In mid-September, shortly after hearing about President Obama's plan to accept at least 10,000 Syrian refugees to the U.S. over the next year, Ohio Gov. John Kasich (R) had an unexpected response: “I support that
The Republican president hopeful said -- on Fox News, no less -- that in the face of an international crisis, "America needs to be part of this solution.”
Two months later, Kasich, who earned plaudits for standing with the White House, decided he no longer agrees
with his own position. "The governor is writing to the president to ask him to stop [accepting Syrian refugees], and to ask him to stop resettling them in Ohio," Kasich's spokesperson said yesterday. "We are also looking at what additional steps Ohio can take to stop resettlement of these refugees.”
No Profile in Courage Award for you, gov.
As MSNBC's Aliyah Frumin explained
, Kasich is hardly alone.
A tidal wave consisting almost entirely of Republicans swept into the national debate on Monday, with governors and presidential candidates alike demanding that the U.S. stop accepting Syrian refugees. [...] At least 22 GOP governors have announced that they either oppose accepting Syrian refugees or will not allow any more -- either temporarily or permanently -- into their states, even as the Obama administration says it will continue to accept 10,000 Syrian refugees in the next year. Critics, meanwhile are decrying the move as fear-mongering at its worst.
The critics are saying that, of course, because this is fear-mongering at its worst. It also happens to be exactly what ISIS wants
to see happen.
The obvious question, though, is whether governors have any choice in the matter. Do states have the option of simply blocking refugees because they fear ISIS's victims?
The short answer is, no
. In fact, the very idea of governors claiming the authority to block people who are in the country legally from entering their respective states is rather bizarre. There is no mechanism in place for such a blockade, just as there is no law that allows state preferences to trump federal policy.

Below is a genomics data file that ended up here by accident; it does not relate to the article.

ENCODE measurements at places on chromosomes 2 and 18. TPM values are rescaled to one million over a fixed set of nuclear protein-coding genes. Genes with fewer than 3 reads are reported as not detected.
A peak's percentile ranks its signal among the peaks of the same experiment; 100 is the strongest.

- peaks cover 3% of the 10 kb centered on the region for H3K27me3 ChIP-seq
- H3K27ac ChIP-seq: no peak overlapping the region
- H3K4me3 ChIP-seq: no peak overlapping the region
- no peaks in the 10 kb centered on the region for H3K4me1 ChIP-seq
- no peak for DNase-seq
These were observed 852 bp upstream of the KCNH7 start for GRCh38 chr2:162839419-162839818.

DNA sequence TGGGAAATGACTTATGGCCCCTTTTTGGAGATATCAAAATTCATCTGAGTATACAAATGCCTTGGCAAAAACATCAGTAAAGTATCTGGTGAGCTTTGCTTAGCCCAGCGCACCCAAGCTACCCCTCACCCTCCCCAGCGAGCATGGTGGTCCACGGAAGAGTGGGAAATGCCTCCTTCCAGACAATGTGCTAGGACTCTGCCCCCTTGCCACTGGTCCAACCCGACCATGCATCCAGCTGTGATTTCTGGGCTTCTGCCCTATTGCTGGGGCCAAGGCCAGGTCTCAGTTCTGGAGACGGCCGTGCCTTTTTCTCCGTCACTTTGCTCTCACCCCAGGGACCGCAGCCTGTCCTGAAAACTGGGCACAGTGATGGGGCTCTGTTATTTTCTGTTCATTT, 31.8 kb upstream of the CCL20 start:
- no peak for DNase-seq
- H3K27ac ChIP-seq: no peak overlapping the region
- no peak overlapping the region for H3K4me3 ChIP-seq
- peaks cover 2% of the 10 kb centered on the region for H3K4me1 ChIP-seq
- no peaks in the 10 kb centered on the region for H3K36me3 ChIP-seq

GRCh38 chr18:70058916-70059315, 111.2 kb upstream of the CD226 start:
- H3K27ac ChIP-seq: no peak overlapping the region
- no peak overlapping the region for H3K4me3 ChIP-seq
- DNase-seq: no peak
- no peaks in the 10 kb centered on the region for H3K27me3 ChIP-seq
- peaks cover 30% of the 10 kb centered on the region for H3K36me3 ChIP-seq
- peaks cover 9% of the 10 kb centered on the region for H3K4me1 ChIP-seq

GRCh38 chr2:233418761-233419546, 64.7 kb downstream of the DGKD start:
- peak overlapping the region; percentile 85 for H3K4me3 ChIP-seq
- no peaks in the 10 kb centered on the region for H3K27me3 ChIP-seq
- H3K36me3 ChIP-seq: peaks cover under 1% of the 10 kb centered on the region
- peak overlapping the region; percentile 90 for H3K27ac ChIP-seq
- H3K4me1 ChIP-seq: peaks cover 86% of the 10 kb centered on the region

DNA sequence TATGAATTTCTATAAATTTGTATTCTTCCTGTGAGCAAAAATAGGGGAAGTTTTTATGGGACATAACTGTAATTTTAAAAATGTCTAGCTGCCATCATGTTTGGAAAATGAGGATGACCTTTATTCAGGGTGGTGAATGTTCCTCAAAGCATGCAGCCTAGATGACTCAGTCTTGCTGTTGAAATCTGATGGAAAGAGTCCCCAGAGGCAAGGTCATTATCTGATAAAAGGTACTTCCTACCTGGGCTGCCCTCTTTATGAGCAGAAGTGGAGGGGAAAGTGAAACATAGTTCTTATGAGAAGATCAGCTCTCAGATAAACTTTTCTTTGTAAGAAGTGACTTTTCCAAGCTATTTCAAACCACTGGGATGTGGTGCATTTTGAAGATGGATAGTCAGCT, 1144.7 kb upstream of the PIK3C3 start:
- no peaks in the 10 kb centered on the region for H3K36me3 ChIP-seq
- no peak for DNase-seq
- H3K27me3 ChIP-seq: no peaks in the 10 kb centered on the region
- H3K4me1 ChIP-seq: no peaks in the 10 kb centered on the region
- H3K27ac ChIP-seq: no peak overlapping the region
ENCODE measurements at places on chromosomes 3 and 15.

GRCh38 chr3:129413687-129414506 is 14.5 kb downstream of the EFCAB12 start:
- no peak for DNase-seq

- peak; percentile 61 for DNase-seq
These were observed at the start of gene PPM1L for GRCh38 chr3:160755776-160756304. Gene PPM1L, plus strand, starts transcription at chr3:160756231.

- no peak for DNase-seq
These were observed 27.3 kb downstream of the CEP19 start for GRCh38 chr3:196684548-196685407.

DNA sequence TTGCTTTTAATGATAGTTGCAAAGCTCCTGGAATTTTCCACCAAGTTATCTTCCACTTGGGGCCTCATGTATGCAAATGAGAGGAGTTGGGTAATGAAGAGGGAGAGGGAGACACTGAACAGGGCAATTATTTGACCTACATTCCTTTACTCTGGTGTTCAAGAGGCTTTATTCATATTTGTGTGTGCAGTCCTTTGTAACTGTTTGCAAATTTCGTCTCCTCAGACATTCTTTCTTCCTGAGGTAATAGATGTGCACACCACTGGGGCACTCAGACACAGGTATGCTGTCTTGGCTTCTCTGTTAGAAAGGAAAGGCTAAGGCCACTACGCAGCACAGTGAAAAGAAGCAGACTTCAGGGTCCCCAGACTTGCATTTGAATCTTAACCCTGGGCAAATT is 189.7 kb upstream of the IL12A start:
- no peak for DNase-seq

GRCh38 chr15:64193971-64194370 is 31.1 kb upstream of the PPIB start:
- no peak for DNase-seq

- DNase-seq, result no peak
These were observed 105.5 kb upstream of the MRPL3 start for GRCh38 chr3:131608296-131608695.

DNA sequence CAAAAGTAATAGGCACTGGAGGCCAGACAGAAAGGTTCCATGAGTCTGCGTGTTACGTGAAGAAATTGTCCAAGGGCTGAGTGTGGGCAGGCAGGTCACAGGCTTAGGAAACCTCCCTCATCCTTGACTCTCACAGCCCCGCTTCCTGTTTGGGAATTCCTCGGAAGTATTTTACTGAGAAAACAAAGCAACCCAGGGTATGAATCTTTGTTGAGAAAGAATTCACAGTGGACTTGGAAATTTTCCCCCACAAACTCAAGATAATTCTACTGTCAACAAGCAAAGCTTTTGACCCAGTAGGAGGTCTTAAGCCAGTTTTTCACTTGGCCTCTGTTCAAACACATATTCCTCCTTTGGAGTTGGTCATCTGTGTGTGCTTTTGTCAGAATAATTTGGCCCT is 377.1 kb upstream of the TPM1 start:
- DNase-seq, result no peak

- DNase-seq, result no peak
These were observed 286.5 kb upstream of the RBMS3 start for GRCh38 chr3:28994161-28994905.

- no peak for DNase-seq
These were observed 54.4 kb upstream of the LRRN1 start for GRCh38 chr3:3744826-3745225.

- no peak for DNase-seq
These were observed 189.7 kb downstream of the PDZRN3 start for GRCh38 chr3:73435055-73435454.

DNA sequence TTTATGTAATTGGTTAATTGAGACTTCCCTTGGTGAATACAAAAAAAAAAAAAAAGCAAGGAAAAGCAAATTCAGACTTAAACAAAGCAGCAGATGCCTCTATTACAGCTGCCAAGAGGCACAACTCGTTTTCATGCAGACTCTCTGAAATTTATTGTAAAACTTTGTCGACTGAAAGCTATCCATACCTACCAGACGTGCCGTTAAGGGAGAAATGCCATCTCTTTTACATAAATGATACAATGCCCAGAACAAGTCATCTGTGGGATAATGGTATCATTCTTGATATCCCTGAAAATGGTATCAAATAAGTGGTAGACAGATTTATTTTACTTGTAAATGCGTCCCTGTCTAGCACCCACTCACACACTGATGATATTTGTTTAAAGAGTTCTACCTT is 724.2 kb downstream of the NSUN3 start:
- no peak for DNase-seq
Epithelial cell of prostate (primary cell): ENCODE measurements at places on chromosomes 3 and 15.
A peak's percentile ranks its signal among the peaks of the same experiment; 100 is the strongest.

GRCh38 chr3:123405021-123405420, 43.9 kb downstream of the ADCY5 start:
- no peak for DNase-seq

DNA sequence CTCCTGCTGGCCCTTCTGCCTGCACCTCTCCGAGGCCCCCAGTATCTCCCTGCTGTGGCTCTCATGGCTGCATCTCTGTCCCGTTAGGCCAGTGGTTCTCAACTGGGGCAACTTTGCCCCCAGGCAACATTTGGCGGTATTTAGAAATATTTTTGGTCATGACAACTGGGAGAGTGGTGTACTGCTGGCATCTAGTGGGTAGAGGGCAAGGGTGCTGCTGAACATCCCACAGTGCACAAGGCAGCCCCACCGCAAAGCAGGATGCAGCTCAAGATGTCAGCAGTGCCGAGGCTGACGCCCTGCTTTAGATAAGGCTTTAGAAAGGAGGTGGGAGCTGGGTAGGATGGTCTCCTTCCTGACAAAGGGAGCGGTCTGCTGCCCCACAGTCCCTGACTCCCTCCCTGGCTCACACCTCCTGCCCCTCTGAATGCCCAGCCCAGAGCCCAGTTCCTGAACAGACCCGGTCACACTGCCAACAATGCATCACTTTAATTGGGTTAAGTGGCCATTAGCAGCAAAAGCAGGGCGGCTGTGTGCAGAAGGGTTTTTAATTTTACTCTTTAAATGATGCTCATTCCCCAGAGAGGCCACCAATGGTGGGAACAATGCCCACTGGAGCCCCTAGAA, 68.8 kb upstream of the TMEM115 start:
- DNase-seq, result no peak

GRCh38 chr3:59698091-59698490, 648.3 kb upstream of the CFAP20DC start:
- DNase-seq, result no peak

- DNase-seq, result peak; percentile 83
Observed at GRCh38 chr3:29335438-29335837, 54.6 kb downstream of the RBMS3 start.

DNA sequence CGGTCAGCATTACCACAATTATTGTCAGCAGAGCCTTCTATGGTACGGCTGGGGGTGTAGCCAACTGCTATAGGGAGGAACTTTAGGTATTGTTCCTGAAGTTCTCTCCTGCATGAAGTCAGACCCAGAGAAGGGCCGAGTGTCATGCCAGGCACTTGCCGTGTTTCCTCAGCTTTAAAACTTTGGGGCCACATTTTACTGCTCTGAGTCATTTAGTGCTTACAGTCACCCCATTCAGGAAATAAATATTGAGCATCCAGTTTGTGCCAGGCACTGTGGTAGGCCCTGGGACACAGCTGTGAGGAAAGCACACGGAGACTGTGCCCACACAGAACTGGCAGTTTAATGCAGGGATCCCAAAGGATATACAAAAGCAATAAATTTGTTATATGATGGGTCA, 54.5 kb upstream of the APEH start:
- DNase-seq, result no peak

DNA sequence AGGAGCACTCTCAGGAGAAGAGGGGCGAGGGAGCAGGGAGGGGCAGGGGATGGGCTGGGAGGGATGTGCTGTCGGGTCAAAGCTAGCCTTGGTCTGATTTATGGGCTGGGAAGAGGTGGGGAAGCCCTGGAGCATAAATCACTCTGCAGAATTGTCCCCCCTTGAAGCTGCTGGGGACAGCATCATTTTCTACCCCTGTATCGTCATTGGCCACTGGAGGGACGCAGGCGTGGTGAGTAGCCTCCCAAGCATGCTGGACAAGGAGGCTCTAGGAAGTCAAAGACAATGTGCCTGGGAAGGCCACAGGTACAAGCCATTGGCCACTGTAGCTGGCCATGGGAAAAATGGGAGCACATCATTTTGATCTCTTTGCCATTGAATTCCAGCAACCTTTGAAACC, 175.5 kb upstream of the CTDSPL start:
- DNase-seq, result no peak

That said, The New Republic
's Suzy Khimm explained
that if governors want to make life incredibly difficult for ISIS's victims, they can (and probably will).
[S]tates could try to obstruct the process of refugee resettlement, making it harder for those fleeing war, violence, and persecution to build a new life in the U.S. Once the federal government clears a refugee for admission, federal officials work with state-level refugee coordinators to help determine where in the U.S. the refugee should be resettled. State agencies are also responsible for directing federal funds to non-profit organizations that provide social services to newly resettled refugees. Collaborating closely with local governments, these agencies help them find housing, enroll their children in school, and look for work. State governments could potentially refuse to pass any federal money to non-profit organizations that help refugees; their agencies could also refuse to work with non-profits and local governments to help refugees establish a new life in the U.S.
Refugee resettlement could continue anyway, but states could make a difficult process far worse, on purpose.
We're occasionally reminded that fear, bigotry, and politics can be a toxic combination.